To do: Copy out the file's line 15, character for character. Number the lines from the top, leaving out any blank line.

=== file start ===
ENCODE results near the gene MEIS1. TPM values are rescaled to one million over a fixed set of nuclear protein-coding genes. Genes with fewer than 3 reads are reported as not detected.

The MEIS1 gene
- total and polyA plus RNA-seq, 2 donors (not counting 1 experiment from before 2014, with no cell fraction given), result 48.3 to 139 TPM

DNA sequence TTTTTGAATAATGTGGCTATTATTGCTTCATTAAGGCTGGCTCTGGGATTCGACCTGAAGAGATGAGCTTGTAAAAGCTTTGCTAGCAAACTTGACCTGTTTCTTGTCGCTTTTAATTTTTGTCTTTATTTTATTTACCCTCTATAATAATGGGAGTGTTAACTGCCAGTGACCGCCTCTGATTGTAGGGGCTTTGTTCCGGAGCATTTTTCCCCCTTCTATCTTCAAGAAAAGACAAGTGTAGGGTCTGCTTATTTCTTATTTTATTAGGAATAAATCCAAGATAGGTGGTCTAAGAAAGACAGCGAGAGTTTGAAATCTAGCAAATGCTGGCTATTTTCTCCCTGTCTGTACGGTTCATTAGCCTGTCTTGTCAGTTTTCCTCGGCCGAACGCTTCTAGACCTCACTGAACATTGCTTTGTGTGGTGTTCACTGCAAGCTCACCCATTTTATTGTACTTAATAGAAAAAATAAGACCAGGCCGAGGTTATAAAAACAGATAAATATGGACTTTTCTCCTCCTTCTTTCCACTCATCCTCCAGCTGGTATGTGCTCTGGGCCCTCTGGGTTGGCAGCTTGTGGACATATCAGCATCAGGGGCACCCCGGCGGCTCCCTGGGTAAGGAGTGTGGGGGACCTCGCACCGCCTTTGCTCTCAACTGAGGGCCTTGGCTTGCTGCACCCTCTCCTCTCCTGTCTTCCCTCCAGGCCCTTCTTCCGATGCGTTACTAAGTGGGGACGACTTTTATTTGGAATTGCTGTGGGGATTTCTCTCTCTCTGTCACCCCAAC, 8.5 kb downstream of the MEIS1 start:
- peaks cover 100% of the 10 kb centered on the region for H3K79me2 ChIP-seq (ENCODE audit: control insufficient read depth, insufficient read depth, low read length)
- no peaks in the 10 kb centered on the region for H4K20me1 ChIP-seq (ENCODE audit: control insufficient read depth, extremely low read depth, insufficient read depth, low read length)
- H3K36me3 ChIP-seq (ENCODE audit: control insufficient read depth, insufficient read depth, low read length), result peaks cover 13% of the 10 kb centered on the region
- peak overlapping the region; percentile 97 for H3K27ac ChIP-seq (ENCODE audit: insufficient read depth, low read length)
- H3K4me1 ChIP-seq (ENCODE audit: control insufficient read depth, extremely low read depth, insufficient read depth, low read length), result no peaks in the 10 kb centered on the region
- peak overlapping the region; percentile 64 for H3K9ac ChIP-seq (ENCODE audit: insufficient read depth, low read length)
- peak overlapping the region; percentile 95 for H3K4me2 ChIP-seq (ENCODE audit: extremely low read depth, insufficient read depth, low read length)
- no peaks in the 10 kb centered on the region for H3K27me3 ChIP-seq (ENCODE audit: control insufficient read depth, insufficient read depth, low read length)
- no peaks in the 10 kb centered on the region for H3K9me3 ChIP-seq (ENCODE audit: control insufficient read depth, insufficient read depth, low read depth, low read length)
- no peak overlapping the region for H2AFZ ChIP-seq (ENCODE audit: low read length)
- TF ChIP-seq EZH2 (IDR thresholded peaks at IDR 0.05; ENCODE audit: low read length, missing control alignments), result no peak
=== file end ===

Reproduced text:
- TF ChIP-seq EZH2 (IDR thresholded peaks at IDR 0.05; ENCODE audit: low read length, missing control alignments), result no peak